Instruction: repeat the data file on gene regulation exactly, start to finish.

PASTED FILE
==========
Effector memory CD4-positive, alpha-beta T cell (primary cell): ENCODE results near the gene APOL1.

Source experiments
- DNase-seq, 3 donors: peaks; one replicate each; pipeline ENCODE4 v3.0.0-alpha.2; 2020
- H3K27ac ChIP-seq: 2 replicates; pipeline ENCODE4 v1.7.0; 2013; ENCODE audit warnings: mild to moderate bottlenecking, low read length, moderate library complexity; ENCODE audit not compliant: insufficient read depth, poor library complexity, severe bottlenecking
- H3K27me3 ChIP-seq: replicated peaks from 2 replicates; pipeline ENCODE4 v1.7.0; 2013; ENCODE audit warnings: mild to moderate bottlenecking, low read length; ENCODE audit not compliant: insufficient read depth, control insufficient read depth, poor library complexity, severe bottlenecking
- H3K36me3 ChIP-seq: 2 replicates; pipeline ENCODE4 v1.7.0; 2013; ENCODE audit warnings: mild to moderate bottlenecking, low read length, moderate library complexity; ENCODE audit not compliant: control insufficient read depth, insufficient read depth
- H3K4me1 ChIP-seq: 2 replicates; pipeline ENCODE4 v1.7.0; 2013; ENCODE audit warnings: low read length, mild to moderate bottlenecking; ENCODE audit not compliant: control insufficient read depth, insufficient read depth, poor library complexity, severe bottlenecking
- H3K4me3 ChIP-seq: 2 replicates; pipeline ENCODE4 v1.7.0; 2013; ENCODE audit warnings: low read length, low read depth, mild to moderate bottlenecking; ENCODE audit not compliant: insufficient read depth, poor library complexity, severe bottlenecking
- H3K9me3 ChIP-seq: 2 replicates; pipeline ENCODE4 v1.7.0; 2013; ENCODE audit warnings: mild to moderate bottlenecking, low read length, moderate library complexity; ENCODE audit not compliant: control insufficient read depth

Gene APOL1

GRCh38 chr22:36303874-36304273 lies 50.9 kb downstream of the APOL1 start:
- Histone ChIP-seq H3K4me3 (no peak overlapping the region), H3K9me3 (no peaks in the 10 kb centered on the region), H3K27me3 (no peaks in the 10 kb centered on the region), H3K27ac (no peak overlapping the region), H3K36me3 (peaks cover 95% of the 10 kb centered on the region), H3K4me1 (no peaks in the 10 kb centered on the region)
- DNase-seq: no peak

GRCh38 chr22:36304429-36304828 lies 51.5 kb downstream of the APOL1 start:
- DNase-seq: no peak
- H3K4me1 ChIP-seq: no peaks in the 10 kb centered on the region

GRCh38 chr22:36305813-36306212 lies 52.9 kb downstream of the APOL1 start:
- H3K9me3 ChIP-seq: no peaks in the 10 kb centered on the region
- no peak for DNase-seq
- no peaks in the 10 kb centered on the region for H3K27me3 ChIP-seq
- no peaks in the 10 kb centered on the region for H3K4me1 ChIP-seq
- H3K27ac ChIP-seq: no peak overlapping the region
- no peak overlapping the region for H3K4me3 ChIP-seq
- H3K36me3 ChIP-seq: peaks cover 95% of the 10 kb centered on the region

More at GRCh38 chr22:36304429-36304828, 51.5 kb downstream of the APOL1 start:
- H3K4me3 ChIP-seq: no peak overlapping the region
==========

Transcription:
Effector memory CD4-positive, alpha-beta T cell (primary cell): ENCODE results near the gene APOL1.

Source experiments
- DNase-seq, 3 donors: peaks; one replicate each; pipeline ENCODE4 v3.0.0-alpha.2; 2020
- H3K27ac ChIP-seq: 2 replicates; pipeline ENCODE4 v1.7.0; 2013; ENCODE audit warnings: mild to moderate bottlenecking, low read length, moderate library complexity; ENCODE audit not compliant: insufficient read depth, poor library complexity, severe bottlenecking
- H3K27me3 ChIP-seq: replicated peaks from 2 replicates; pipeline ENCODE4 v1.7.0; 2013; ENCODE audit warnings: mild to moderate bottlenecking, low read length; ENCODE audit not compliant: insufficient read depth, control insufficient read depth, poor library complexity, severe bottlenecking
- H3K36me3 ChIP-seq: 2 replicates; pipeline ENCODE4 v1.7.0; 2013; ENCODE audit warnings: mild to moderate bottlenecking, low read length, moderate library complexity; ENCODE audit not compliant: control insufficient read depth, insufficient read depth
- H3K4me1 ChIP-seq: 2 replicates; pipeline ENCODE4 v1.7.0; 2013; ENCODE audit warnings: low read length, mild to moderate bottlenecking; ENCODE audit not compliant: control insufficient read depth, insufficient read depth, poor library complexity, severe bottlenecking
- H3K4me3 ChIP-seq: 2 replicates; pipeline ENCODE4 v1.7.0; 2013; ENCODE audit warnings: low read length, low read depth, mild to moderate bottlenecking; ENCODE audit not compliant: insufficient read depth, poor library complexity, severe bottlenecking
- H3K9me3 ChIP-seq: 2 replicates; pipeline ENCODE4 v1.7.0; 2013; ENCODE audit warnings: mild to moderate bottlenecking, low read length, moderate library complexity; ENCODE audit not compliant: control insufficient read depth

Gene APOL1

GRCh38 chr22:36303874-36304273 lies 50.9 kb downstream of the APOL1 start:
- Histone ChIP-seq H3K4me3 (no peak overlapping the region), H3K9me3 (no peaks in the 10 kb centered on the region), H3K27me3 (no peaks in the 10 kb centered on the region), H3K27ac (no peak overlapping the region), H3K36me3 (peaks cover 95% of the 10 kb centered on the region), H3K4me1 (no peaks in the 10 kb centered on the region)
- DNase-seq: no peak

GRCh38 chr22:36304429-36304828 lies 51.5 kb downstream of the APOL1 start:
- DNase-seq: no peak
- H3K4me1 ChIP-seq: no peaks in the 10 kb centered on the region

GRCh38 chr22:36305813-36306212 lies 52.9 kb downstream of the APOL1 start:
- H3K9me3 ChIP-seq: no peaks in the 10 kb centered on the region
- no peak for DNase-seq
- no peaks in the 10 kb centered on the region for H3K27me3 ChIP-seq
- no peaks in the 10 kb centered on the region for H3K4me1 ChIP-seq
- H3K27ac ChIP-seq: no peak overlapping the region
- no peak overlapping the region for H3K4me3 ChIP-seq
- H3K36me3 ChIP-seq: peaks cover 95% of the 10 kb centered on the region

More at GRCh38 chr22:36304429-36304828, 51.5 kb downstream of the APOL1 start:
- H3K4me3 ChIP-seq: no peak overlapping the region